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throwing a stone by hand when there's a sling in your pocket is like wiping your a*se with your hand when there's toilet roll right next to you.&&-----------------------------------------------------------&&men of tanith, do you want to live forever?&&&&he couldn't hear an answer over the pounding rain.&&&&he didn't need to.&&&&an extract from "the saint" a gaunt's &&ghosts omnibus"
 
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Bikewer
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Re: Sharpening stones
Reply #9 - Oct 29th, 2009 at 8:28pm
 
You need to find one with a "raw" bottom surface, that hasn't been glazed.   The unglazed ceramic works quite nicely.
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Steven
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Re: Sharpening stones
Reply #10 - Oct 29th, 2009 at 10:12pm
 
What Bikewer said.   The unglazed ring in the bottom of the cup acts like a circular crock stick.
Find mugs with different textures and you have grades of abrasive from coarse to very fine.

P.S. Don't do this with "Mom's" fine china cups as this will leave gray metal deposits on the cup.
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A Curmudgeon@Large Civilly Fomenting Anarchy one post at a time...I don't like it is not a valid reason and Everyone knows is not a valid rule...Hi Ho, Hi Ho Its Off To Work I Go; As Ci-vi-lly As I Can Be Hi Ho, Hi Ho, Hi Ho...
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Re: Sharpening stones
Reply #11 - Oct 29th, 2009 at 10:57pm
 
Check out the Lansky sharpening system, about $20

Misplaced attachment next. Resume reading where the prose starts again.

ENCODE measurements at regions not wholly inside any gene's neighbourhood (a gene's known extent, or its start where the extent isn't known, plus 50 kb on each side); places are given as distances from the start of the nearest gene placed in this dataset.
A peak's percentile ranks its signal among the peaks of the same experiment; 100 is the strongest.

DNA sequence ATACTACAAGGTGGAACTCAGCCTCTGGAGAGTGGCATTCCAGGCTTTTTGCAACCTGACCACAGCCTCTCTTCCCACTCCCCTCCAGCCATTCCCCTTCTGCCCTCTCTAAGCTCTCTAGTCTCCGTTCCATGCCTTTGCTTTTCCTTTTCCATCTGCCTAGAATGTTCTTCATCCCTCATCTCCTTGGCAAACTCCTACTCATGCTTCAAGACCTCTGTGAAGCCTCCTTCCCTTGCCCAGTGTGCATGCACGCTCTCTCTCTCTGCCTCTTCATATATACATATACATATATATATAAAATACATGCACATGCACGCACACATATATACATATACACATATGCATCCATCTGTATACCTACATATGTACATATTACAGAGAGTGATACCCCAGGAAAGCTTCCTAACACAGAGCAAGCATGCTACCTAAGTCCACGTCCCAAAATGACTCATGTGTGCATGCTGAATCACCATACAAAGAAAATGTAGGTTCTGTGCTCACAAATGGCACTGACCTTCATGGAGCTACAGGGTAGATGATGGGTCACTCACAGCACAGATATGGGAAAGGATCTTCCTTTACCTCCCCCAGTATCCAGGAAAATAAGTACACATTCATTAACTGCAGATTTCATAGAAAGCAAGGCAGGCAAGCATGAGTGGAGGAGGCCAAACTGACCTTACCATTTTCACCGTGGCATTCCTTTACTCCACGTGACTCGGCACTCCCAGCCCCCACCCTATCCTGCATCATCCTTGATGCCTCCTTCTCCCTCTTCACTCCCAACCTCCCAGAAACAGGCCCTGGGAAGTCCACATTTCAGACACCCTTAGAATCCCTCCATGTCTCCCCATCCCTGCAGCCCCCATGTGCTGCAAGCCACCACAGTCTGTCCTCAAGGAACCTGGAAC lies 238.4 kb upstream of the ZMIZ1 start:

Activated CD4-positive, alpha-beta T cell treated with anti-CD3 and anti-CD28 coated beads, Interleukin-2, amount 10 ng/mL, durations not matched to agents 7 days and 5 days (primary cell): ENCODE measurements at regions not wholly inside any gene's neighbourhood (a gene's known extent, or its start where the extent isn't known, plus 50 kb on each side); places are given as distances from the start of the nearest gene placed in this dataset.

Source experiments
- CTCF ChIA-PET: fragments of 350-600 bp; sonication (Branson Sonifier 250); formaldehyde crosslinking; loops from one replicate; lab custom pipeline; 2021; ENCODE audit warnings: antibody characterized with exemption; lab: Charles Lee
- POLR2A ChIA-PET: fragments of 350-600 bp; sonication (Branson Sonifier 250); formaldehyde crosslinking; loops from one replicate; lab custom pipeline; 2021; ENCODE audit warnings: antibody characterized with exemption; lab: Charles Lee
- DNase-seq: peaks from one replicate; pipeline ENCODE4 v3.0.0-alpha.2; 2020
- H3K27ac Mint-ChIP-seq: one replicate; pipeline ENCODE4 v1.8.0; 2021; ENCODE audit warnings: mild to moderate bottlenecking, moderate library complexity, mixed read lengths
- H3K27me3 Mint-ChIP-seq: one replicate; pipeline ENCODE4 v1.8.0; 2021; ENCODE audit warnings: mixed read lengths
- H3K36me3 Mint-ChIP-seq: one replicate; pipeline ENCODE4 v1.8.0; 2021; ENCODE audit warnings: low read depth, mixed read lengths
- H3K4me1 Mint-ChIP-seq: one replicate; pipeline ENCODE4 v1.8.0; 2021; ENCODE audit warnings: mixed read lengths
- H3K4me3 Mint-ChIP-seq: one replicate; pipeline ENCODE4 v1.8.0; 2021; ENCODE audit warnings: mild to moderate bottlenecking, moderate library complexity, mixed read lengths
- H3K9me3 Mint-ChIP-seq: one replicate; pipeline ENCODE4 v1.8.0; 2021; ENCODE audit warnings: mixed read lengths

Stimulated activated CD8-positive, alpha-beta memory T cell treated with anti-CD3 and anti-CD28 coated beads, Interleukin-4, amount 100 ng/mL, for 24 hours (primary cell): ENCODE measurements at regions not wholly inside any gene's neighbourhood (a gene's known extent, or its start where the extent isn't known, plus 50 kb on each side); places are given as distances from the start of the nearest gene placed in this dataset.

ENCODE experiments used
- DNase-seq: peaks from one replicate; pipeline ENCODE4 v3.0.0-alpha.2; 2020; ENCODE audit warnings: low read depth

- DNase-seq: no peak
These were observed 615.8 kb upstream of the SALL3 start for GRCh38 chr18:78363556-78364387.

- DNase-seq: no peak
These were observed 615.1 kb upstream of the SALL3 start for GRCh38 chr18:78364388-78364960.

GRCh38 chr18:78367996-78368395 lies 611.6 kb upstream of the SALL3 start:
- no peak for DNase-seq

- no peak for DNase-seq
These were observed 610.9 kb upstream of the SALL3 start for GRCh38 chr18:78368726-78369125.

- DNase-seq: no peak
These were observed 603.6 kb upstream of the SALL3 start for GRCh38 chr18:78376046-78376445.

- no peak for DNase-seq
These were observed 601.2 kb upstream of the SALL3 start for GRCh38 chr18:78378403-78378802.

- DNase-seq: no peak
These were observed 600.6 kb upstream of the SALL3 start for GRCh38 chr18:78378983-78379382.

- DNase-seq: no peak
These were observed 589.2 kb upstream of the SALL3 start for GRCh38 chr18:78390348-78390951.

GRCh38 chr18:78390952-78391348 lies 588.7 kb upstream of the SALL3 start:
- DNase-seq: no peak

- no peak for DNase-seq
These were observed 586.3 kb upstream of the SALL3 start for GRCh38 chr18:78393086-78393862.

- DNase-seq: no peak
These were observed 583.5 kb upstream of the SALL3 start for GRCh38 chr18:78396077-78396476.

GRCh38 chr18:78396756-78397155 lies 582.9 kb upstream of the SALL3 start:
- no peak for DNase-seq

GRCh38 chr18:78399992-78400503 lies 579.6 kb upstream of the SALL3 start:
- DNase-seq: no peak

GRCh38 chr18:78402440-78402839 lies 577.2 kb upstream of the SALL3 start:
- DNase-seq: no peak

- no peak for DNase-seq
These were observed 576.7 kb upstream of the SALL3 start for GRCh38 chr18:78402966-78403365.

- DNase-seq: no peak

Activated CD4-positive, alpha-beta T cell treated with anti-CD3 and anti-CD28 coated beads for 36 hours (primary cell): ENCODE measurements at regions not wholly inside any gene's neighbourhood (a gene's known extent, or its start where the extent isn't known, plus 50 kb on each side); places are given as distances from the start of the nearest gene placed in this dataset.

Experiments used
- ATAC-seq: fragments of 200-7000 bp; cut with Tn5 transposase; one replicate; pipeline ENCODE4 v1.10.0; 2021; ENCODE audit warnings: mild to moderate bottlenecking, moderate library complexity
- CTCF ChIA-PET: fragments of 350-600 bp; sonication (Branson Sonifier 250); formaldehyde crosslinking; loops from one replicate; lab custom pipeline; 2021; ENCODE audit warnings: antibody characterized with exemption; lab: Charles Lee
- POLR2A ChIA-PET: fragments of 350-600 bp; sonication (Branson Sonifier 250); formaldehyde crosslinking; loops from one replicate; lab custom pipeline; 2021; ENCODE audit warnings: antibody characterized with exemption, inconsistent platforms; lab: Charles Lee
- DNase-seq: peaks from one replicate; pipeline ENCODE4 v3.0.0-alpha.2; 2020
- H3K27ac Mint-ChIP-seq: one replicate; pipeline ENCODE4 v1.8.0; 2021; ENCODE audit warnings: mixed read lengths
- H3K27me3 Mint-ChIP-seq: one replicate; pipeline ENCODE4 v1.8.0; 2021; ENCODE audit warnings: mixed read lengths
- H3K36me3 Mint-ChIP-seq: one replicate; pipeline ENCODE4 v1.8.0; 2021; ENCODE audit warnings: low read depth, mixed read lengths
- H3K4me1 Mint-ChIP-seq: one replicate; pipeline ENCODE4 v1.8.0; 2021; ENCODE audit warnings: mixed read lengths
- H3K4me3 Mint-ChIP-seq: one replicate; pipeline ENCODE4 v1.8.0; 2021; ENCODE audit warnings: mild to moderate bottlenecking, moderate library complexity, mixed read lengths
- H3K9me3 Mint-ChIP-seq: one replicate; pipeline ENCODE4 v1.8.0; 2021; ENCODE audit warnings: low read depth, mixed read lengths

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cronk70
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Re: Sharpening stones
Reply #12 - Oct 30th, 2009 at 6:53pm
 
what fine china? lol Grin

and thanx for the tips.
i went down to the beach and found a brick sized pice of sandstone would that be any good?
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throwing a stone by hand when there's a sling in your pocket is like wiping your a*se with your hand when there's toilet roll right next to you.&&-----------------------------------------------------------&&men of tanith, do you want to live forever?&&&&he couldn't hear an answer over the pounding rain.&&&&he didn't need to.&&&&an extract from "the saint" a gaunt's &&ghosts omnibus"
 
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Re: Sharpening stones
Reply #13 - Oct 31st, 2009 at 8:30am
 
For basic all around sharpening, I'd recommend a Norton Coarse/Fine stone.  You can get them as India (aluminum oxide) or as Crystalon (silicon carbide) for the coarse side.  The fine side is India.  These are trade names for Nortons particular blend of aluminum oxide and silicon carbide.  It takes some practice, but you can get an edge that will split a hair held between your fingers with just this stone.  I used the stone dry, but oil is recommended.

If you want that extra bit of crazy to your edges, then get a strop and some green honing compound (chromium oxide), or go to a wood working store and get a pack of 0.3 micron (thats about 15000 grit) honing films and stick them to a flat piece of wood.  A pack has 3 films and I've been using the same one for the last year or so.  A pack is ~$4.  I like them a lot if you cant tell.  Its expensive, but you can also find diamond lapping powder and use it on your strop.  It goes to 0.25 micron, maybe finer. 

If you want to experiment, various grits of sandpaper work pretty well, and you can get a hair shaving edge off 600 grit wet/dry paper.  A $5 hardware store coarse/fine stone works, but they wear quickly and the edge is a little rougher than the Norton stones.  Sandstone was used a while ago (1800s) for coarse stones.  I dont know how it is for fine finishing.  I've never been able to get good results with a coffee mug or steel, but others swear by both.  You can try water stones as well.  They do not work dry, but can be found in grits finer than 10000 and as coarse as 120.  If you have some of the modern, high alloy tool steels or stainless steels, diamond may be the way to go.  If not, any of the above, except maybe sandstone, will work to some degree.
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Re: Sharpening stones
Reply #14 - Nov 6th, 2009 at 4:29am